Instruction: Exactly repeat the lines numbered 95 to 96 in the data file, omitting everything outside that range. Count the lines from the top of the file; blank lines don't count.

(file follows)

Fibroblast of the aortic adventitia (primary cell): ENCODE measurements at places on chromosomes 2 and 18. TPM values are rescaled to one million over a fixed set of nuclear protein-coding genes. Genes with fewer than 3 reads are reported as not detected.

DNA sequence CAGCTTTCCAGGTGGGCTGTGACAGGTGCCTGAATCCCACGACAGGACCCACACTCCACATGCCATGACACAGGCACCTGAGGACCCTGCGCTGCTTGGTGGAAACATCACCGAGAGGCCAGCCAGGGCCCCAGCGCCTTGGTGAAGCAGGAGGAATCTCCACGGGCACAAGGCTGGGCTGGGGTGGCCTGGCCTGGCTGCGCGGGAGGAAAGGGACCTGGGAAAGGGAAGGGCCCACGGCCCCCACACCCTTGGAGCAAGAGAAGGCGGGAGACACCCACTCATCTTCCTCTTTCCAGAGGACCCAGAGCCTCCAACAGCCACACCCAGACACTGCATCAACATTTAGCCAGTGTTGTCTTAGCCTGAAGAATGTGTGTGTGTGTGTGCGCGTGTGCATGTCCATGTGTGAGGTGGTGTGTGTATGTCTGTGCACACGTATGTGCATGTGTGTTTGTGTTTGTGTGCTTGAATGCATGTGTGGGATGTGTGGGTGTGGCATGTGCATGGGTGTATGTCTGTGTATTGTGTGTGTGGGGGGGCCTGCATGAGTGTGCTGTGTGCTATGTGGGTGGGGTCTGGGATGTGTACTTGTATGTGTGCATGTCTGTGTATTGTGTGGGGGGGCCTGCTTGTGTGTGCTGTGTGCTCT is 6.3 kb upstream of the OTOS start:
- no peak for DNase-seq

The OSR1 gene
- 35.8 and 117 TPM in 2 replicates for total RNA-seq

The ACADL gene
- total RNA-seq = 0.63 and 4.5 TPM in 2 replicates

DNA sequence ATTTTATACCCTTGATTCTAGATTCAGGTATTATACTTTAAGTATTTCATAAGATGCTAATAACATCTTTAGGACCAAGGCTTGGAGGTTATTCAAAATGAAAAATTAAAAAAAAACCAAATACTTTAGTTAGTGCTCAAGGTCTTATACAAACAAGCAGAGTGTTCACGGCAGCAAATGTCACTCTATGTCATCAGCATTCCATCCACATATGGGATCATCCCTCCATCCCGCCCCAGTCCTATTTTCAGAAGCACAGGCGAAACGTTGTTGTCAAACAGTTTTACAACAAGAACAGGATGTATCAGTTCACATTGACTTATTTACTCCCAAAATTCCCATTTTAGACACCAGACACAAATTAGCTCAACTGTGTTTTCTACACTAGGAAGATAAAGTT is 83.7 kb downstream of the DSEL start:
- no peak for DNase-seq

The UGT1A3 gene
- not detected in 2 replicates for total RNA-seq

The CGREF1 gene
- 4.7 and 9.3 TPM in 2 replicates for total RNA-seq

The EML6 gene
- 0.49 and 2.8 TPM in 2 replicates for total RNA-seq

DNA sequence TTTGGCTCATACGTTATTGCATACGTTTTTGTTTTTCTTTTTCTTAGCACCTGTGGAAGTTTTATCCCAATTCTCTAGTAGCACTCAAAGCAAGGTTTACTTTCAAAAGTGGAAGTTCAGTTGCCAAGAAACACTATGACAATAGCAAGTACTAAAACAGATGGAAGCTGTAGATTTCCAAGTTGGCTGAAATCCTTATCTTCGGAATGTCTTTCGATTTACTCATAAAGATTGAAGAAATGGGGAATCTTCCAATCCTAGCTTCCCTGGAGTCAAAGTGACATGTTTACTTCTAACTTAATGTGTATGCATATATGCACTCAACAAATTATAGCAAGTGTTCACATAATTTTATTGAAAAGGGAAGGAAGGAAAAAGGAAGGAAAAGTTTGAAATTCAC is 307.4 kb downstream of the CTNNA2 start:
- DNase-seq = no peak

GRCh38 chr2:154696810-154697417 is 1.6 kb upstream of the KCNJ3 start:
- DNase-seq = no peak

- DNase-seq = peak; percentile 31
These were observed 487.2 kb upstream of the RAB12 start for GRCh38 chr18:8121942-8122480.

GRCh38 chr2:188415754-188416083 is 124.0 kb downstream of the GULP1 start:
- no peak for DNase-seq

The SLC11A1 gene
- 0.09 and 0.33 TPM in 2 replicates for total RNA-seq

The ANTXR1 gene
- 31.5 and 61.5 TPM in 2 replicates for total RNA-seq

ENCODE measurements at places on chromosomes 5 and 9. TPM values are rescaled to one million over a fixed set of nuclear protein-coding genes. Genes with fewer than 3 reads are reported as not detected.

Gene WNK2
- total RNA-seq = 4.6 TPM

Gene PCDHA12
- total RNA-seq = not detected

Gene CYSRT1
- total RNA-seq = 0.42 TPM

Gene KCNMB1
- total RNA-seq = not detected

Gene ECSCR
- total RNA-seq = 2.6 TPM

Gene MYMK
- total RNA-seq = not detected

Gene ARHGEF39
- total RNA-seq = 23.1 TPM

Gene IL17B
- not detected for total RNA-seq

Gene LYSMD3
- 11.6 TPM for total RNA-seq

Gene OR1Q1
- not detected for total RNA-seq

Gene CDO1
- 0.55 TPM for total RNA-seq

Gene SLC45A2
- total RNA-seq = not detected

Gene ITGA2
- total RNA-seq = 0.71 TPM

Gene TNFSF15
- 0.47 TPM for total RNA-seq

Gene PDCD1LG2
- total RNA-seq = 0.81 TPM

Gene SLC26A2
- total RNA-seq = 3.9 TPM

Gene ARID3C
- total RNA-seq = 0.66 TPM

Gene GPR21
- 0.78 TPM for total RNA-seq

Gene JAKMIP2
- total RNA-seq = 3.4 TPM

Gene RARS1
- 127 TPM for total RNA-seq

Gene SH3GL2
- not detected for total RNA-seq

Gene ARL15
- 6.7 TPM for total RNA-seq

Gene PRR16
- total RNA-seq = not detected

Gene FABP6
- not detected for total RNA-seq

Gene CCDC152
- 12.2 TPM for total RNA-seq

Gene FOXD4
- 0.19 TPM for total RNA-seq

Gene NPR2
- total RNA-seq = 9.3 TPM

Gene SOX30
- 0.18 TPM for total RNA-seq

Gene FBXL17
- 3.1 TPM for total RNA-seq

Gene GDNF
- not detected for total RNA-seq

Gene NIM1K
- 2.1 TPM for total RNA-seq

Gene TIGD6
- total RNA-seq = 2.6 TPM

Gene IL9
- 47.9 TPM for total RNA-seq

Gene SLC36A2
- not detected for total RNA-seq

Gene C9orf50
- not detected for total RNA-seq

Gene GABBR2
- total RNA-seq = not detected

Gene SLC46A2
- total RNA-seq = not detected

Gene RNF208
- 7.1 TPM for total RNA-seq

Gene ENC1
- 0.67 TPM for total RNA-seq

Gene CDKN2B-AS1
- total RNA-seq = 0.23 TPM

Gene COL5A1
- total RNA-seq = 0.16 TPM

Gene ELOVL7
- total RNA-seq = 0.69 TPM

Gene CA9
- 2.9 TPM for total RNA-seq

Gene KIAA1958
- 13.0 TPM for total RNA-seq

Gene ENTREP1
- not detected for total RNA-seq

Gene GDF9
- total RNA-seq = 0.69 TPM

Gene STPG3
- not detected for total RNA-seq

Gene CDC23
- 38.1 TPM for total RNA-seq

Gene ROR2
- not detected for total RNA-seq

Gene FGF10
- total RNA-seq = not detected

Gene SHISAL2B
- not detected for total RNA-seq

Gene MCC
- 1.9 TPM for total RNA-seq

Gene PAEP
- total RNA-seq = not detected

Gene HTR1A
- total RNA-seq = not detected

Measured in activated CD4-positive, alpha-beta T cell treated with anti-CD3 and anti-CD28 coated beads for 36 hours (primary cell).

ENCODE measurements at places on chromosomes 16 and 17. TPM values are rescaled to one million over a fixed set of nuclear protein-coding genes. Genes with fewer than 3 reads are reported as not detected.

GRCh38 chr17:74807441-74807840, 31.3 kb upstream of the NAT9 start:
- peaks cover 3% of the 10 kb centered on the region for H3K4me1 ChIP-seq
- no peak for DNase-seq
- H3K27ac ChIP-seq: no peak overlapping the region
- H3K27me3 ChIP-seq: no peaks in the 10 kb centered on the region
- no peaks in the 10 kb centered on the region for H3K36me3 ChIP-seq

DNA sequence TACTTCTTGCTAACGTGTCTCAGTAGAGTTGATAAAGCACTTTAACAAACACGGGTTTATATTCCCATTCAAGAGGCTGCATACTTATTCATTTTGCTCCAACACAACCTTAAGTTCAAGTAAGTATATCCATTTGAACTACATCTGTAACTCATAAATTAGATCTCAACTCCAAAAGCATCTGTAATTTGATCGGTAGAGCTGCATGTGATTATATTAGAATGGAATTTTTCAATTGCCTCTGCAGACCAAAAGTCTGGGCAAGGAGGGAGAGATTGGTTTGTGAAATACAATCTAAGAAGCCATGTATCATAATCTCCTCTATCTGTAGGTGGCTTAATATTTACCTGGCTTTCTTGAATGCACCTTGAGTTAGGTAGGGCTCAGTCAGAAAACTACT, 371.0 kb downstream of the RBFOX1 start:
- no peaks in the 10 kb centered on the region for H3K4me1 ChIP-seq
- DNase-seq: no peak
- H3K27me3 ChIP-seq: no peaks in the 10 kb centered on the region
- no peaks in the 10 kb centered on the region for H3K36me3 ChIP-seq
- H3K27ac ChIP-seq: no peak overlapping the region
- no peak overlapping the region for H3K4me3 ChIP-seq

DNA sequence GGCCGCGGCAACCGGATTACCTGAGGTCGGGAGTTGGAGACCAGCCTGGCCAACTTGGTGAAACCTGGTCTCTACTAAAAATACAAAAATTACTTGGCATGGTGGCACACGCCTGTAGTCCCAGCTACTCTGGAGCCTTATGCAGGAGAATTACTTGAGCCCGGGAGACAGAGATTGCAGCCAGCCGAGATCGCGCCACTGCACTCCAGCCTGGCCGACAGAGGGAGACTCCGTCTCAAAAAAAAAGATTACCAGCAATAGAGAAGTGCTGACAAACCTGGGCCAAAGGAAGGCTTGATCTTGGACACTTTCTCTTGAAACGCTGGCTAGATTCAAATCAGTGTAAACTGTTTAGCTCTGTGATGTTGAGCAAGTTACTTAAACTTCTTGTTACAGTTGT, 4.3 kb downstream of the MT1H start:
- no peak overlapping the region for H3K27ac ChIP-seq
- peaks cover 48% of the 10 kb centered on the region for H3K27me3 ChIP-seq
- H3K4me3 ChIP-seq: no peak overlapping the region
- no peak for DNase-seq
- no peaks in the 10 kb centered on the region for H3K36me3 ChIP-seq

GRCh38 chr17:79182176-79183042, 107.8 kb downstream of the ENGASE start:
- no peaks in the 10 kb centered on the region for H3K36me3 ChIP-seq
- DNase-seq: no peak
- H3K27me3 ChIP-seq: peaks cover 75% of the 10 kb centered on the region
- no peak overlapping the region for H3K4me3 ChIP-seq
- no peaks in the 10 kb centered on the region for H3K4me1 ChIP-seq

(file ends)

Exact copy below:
Gene SLC36A2
- not detected for total RNA-seq